Lyudmila is a 39-years-old person of short stature from Bulgaria. She lived with her family until she was three years old. Since then she’s been living in different institutions, including Mogilino – an institution that was featured on a documentary for the BCC due to the conditions there. She’s gone through many difficult moments but is one of the exceptional cases. Currently she is a librarian with a Masters Degree and is among the most active Independent Living advocates in her country. She has participated in many conferences, initiatives, trainings, marches – all associated with the philosophy of Independent Living. Recently she was in New York where she participated in a High-Level Meeting on Disability and Development, at the United Nation’s headquarters. One of her greatest interests is in the topic of deinstitutionalisation. With her personal experience, inexhaustible energy and motivation she contributes to the better understanding of the process.
What is your personal experience of disability?
I’ve been disabled all my life, I was born with a disability. Because of the disability I’ve gone through lots of mocking and difficulties, but also lots of funny moments, like for example showing that when your fingers are in a fist they look the same length. That’s the way things are in a relationship too – it doesn’t matter if you’re short or tall, in bed you don’t notice the difference – to say it figuratively! : )
How did you discover the Independent Living movement?
I first heard about Independent Living from a newsletter by CIL-Sofia which I came across. I started reading and became interested. There were articles in which I found things which rose my hot temper and brought out my rebellious and stubborn character. Afterwards, I found and met the people who had issued this newsletter. Then I contributed with articles I wrote to the Independent Living magazine.
Is there an area of Independent Living that you are especially interested in?
Yes, I am crazy about the issues of ACCESSIBILITY and INSTITUTIONS. The issues in these area’s drive me mad. In a nutshell – they are all violations of human rights.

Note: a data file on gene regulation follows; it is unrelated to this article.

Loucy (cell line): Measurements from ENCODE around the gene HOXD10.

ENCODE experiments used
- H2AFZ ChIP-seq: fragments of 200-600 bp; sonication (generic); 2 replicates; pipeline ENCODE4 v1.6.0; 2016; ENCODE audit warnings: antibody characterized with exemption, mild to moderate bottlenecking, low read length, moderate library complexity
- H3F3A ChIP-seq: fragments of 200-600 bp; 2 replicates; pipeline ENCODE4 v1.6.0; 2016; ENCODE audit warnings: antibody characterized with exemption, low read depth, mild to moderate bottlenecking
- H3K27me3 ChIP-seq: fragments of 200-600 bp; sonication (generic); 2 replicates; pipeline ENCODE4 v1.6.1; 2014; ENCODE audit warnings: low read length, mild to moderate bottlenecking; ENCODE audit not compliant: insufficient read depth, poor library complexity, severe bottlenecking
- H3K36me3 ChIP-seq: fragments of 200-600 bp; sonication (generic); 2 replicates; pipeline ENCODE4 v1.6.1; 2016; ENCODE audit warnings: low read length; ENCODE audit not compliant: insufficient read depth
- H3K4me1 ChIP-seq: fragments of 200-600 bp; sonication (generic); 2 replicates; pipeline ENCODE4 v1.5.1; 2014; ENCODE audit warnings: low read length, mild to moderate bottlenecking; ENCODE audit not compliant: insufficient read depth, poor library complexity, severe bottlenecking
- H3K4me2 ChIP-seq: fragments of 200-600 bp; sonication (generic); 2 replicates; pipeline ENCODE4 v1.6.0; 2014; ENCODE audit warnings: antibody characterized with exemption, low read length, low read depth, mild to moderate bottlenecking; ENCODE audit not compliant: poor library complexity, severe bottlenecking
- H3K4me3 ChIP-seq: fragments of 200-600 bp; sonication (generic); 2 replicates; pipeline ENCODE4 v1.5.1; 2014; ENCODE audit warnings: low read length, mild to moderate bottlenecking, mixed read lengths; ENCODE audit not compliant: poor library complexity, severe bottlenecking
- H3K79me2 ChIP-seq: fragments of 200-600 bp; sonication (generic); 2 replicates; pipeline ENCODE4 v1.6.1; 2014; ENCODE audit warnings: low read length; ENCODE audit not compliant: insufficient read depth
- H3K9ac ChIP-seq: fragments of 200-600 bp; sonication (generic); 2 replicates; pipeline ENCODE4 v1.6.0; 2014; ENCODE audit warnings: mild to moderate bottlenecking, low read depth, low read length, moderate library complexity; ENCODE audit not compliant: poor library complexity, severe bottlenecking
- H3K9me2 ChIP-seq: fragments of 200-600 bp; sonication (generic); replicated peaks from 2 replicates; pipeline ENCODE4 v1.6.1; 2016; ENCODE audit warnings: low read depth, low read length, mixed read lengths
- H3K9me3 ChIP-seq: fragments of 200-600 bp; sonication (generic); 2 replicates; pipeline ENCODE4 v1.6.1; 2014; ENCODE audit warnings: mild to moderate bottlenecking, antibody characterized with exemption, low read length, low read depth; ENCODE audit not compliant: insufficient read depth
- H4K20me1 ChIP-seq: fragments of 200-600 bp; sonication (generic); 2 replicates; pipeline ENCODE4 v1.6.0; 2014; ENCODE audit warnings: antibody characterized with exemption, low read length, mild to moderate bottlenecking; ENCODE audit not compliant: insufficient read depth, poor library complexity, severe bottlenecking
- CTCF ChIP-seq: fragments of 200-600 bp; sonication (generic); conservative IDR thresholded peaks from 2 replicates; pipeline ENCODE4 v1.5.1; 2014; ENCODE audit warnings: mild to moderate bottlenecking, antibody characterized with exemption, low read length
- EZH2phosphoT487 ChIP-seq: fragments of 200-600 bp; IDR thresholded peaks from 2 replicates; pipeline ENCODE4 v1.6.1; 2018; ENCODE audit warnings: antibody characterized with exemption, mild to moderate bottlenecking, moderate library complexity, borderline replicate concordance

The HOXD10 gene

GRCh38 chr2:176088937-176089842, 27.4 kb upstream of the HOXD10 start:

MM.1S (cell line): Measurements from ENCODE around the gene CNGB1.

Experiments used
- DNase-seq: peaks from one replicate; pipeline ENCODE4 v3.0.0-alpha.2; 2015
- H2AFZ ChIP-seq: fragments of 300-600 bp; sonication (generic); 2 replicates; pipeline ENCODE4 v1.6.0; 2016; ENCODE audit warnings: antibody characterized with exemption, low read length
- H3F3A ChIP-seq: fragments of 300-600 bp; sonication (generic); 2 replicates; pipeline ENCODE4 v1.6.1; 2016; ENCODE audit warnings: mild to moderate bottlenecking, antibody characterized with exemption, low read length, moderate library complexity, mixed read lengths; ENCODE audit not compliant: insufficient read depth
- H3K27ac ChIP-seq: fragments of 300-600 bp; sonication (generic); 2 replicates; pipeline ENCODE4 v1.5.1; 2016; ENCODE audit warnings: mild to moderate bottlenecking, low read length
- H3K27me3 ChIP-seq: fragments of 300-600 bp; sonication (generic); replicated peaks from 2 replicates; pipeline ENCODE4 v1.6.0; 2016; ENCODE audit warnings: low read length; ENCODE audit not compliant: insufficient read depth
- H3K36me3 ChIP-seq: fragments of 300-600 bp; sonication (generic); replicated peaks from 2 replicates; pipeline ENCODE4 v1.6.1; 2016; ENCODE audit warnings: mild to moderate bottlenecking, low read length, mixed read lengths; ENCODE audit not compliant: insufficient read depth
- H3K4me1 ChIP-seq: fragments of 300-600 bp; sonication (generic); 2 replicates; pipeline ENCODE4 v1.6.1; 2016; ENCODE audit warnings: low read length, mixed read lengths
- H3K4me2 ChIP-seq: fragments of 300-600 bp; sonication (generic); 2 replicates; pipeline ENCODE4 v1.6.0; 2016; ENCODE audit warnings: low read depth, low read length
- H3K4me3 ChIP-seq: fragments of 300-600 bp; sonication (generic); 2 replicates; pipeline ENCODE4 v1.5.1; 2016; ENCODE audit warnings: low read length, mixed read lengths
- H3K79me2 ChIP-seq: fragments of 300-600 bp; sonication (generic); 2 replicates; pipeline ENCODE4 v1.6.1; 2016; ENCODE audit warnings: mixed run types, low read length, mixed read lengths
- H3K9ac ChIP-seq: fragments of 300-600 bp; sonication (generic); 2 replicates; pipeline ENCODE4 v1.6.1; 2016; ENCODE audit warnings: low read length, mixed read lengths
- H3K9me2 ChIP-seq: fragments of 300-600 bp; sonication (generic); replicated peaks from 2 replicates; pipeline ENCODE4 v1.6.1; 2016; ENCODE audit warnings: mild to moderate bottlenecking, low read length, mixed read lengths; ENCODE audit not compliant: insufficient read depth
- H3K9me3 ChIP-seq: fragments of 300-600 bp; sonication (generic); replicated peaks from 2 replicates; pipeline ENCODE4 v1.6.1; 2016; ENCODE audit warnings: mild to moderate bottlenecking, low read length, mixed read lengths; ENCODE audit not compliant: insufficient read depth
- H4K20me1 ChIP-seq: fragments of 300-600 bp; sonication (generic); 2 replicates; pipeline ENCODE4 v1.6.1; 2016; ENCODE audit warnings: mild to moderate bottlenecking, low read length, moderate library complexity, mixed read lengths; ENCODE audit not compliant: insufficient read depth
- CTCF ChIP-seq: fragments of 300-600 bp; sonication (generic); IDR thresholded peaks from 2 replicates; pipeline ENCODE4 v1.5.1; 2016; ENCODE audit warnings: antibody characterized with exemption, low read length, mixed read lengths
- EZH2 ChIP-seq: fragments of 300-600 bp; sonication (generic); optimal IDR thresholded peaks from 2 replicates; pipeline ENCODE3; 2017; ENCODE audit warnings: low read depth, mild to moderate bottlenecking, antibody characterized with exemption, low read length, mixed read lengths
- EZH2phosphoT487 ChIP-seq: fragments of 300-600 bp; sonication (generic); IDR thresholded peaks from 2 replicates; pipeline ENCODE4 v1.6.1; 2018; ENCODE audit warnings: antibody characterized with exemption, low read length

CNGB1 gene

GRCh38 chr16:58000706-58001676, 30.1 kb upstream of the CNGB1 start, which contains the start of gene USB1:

Who has influenced you the most, and how?
Well, in general, Penka Zhekova (who is not among us anymore), other greatly valuable friends and my boss – Slava Draganova. And if we speak about the Independent Living movement, I am very grateful to people like Kapka Panayotova (my guiding star, hope she won’t be cross that I share this, but I couldn’t resist), Mitko Nikolov, Koko (also not among us), Vanya Pandieva and now Nina from CIL-Sofia as well. Altogether they influenced my life in a positive way. If I hadn’t met them, I would not be who I am today. I received and keep on receiving their support and always feel their closeness whenever I fight, think and even breathe.
What personal achievement are you most proud of?
Well, a personal achievement was to climb up the Rila mountain (in Bulgaria) together with a friend. As well as having my paintings in some exhibitions (I have not painted for a while). Apart from that, another achievement of mine, but this time as part of a team – to participate in the assessment process in the personal assistance service for disabled people in Bulgaria. I worked with wonderful people and I’m glad I was part of this. My eyes saw the beauties and differences of foreign countries and this fills me with craving for new experiences. In a nutshell – it is an achievement to see and do beautiful and meaningful things.
Do you have a favourite saying or proverb?
Don’t be scared by the distance between dreams and reality.
What motivates you to get up in the morning?
The thought that every day you can make something new and good, contribute to the world and to others around you.
What do you like to do when you’re not working?
I like having fun with my friends. I like watching movies, munching popcorn, taking pictures of various objects with the aim of snapshotting inaccessible places. I like browsing internet pages where I think I would find valuable information or news. I like playing backgammon – for fun and also for money (men usually underestimate women and it becomes easy! :)). I like ‘riding’ my scooter or bike and to move around the town. I love travelling.
If you could invite anyone to a dinner party, who would be your ideal guests?
Hm, dinner party… Everybody with whom I’d feel good – laughing, chatting and having fun.
What advice would you give to young adults with a disability?
My advice would be not to waste their time, and not to rely solely on mum and dad; to stand up for their rights because one day when they look around they’ll be 40 and will be depressed by the fact that they haven’t achieved anything, even for themselves, just because they had been waiting for someone else to do their job. To be bolder and assert the right their voice to be heard.